Then there’s the story, which is surprisingly deep and intriguing. The Beta gave the impression of a cooperative survival game with equipment upgrades measuring progress, but in fact there’s a lengthy tale of political intrigue with plenty of twists and turns and pleasant links to The Phantom Pain. This is so much more than just a survival game that means to encourage emergent gameplay, there’s a story here worthy of the series. The multiplayer offering of teams of four protecting an area against swarms of Wanderers is but a small part of the experience, an optional part for more resources.
The meat of Metal Gear Survive is in the single-player offering, of searching for information about the lost unit, the Charon Corps, and figuring out a way back home while enduring the harsh environment. It’s a different kind of Metal Gear, and a riskier one at that, but there’s also something refreshing about it. Newcomers are likely to find this to be a survival game that’s challenging with a surprisingly heavy handed slice of exposition, meanwhile, Metal Gear fans may find something gripping and different about the experience. Post Kojima Konami may not be entirely without hope after all when it comes to this series. There is, of course, the £10 save slot debacle, and indeed that’s anti-consumer, over-priced nonsense, but the rest of the micro transactions are less offensive, allowing you to buy additional load-out slots and unit slots to send on missions. They are entirely optional extras that most will never feel the urge to indulge in.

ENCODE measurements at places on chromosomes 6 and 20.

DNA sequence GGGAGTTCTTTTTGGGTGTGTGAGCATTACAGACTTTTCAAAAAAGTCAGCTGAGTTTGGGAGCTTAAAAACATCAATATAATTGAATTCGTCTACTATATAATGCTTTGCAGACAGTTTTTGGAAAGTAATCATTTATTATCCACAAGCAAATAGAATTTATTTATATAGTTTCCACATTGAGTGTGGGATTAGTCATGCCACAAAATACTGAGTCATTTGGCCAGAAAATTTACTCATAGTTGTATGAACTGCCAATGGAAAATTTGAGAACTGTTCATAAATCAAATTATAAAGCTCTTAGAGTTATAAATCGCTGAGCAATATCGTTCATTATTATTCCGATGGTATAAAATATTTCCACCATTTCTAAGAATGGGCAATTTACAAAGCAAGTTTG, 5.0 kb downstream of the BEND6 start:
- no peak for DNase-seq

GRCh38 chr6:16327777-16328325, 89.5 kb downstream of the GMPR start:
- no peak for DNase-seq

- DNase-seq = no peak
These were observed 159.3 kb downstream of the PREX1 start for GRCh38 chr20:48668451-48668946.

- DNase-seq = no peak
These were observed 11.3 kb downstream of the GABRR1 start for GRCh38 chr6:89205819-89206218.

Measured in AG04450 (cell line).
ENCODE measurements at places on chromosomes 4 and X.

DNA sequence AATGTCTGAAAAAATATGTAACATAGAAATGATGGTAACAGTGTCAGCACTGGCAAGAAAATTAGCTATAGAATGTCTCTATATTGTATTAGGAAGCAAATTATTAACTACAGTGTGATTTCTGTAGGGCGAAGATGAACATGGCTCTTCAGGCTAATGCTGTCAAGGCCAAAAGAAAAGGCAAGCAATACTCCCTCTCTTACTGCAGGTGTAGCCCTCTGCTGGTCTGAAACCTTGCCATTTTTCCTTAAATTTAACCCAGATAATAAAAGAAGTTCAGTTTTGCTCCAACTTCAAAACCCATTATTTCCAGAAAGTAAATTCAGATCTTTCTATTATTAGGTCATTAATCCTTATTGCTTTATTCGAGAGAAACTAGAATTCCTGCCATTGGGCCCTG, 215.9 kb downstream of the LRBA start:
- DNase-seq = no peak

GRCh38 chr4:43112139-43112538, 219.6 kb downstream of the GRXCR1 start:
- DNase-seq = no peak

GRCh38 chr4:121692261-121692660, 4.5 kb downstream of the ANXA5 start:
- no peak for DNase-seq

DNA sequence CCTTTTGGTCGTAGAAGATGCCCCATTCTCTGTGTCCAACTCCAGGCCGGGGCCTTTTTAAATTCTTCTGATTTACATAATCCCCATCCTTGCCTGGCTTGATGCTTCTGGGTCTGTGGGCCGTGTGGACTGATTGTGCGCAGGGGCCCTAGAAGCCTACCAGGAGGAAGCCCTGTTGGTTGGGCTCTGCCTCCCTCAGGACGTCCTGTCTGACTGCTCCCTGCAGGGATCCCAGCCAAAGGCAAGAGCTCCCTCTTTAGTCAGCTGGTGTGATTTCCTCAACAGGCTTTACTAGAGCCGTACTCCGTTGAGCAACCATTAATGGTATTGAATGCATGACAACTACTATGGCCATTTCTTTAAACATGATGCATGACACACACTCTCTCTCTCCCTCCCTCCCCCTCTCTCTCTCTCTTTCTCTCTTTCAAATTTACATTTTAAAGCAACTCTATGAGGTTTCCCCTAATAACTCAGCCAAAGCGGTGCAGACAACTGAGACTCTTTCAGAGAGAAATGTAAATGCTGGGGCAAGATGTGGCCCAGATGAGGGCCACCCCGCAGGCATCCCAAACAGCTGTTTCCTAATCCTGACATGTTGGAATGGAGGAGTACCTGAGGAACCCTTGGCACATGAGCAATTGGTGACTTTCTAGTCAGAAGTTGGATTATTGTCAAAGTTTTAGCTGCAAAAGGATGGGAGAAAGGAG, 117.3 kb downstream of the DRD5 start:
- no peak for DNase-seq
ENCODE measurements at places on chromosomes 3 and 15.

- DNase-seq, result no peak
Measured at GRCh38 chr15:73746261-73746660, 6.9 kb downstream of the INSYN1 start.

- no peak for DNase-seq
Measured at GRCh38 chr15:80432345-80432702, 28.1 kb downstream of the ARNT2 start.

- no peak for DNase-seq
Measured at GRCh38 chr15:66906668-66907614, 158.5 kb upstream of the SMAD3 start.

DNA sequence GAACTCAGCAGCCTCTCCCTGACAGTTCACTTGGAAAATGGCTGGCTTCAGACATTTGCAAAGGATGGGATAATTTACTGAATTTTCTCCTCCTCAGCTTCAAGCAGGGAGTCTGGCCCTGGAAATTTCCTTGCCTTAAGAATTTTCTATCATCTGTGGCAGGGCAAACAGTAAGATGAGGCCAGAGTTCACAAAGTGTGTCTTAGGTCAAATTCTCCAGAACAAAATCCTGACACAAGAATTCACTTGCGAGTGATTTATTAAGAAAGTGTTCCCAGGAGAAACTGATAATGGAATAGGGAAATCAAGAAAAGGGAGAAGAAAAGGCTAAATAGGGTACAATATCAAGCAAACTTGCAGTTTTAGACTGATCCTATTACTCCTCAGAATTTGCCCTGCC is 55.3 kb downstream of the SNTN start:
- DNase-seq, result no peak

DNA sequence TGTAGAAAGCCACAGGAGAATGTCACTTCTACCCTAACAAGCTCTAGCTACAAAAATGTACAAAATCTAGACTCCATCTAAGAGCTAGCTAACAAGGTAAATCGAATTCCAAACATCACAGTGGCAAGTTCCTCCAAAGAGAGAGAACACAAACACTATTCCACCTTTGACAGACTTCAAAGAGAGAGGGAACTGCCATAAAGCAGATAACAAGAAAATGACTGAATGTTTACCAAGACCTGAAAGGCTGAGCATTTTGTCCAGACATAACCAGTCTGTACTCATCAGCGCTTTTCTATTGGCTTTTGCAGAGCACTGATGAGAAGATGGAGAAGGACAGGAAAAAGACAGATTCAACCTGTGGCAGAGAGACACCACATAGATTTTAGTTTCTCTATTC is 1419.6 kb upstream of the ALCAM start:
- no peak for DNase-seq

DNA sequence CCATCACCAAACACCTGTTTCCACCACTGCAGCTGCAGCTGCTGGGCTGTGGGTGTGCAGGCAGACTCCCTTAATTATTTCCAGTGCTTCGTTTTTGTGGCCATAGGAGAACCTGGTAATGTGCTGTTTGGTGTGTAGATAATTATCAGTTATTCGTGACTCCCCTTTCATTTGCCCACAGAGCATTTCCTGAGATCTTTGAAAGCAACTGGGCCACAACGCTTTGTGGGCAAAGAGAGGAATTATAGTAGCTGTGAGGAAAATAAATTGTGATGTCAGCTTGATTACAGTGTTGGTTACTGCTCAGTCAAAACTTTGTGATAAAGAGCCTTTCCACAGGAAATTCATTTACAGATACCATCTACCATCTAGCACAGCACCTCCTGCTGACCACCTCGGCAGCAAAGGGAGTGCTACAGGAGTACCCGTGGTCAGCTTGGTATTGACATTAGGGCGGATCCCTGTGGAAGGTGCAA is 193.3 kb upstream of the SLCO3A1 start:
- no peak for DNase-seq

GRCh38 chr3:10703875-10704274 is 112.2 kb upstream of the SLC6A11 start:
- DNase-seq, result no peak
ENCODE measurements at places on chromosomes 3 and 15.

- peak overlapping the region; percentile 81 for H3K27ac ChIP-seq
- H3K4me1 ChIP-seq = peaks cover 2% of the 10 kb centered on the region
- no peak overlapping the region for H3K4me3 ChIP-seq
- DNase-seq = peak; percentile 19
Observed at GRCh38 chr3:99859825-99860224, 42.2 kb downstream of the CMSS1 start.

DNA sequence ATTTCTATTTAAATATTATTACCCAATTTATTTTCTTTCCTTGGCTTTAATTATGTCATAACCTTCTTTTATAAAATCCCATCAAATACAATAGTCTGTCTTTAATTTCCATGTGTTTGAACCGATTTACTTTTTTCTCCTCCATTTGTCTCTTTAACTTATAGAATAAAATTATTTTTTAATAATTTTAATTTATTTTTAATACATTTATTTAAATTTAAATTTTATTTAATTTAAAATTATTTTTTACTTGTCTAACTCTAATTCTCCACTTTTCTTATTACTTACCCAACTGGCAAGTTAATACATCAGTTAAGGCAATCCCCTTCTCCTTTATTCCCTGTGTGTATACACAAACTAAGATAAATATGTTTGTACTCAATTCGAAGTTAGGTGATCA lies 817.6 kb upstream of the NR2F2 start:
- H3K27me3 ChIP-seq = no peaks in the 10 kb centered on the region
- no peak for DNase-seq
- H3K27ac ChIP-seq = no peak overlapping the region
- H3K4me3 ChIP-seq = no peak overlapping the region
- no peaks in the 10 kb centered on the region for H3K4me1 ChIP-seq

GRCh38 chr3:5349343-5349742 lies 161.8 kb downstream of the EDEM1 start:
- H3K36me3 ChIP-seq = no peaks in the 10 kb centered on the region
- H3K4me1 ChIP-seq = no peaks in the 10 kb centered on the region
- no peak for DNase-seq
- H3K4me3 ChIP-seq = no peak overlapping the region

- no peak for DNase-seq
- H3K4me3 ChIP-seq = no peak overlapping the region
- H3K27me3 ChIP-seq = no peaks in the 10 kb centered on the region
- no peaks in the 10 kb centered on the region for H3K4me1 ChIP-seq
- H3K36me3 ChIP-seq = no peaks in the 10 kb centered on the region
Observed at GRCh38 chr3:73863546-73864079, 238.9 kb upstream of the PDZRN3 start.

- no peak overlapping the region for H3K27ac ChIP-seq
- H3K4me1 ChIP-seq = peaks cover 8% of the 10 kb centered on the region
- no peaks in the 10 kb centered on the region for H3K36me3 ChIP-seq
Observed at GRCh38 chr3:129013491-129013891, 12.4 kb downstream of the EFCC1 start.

While Metal Gear Survive is surprising in its single-player offering and story, it still suffers some missteps. Defending against waves of Wanderers and fetching data from computer terminals are the primary missions on offer, with side missions merely pointing you towards additional resources you can gather. It all gets a bit repetitive, especially once you devise a few winning strategies for dealing with the Wanderer hordes. Meanwhile, despite the lengthy story and its twists, character development is a bit lacking. Your character is fully customisable but mostly silent with no real personality beyond the one you imprint on them, and those that are explored come across as dull and uninspired. There’s no Kojima magic here for zany characters. Certainly there’s enough intrigue here to help keep you playing to see how it all comes together but it’s more supernatural than military sci-fi this time around.
Metal Gear Survive isn’t what it appeared to be. This isn’t a multiplayer mode stretched out into a full release, instead it’s an experimental title in the series with the same single-player dedication but some new and expanded survival mechanics running the show. As a survival game it’s a fun and challenging experience, whether played single-player or multiplayer, as a Metal Gear game it’s one of the weaker titles but certainly not without its charms.
Earlier today at Gamescom, Konami announced a surprise new addition to the Metal Gear franchise, Metal Gear Survive, revealed exclusively by IGN.
Metal Gear Survive will be a four-player stealth co-op game set within the Metal Gear universe, and is due for release on Xbox One in 2017.
Metal Gear Survive is set directly after the events of Metal Gear Solid V: Ground Zeroes. Mother Base has been destroyed and strange portals open up in the sky dragging the survivors to an alternate universe where they’re forced to battle a force of crystalline zombies.
Metal Gear Survive will offer a fresh take on the series’ famed stealth elements,
said Konami European president, Tomotada Tashiro in a press release,
but within a unique co-op setting that is designed for a truly engrossing multiplayer experience.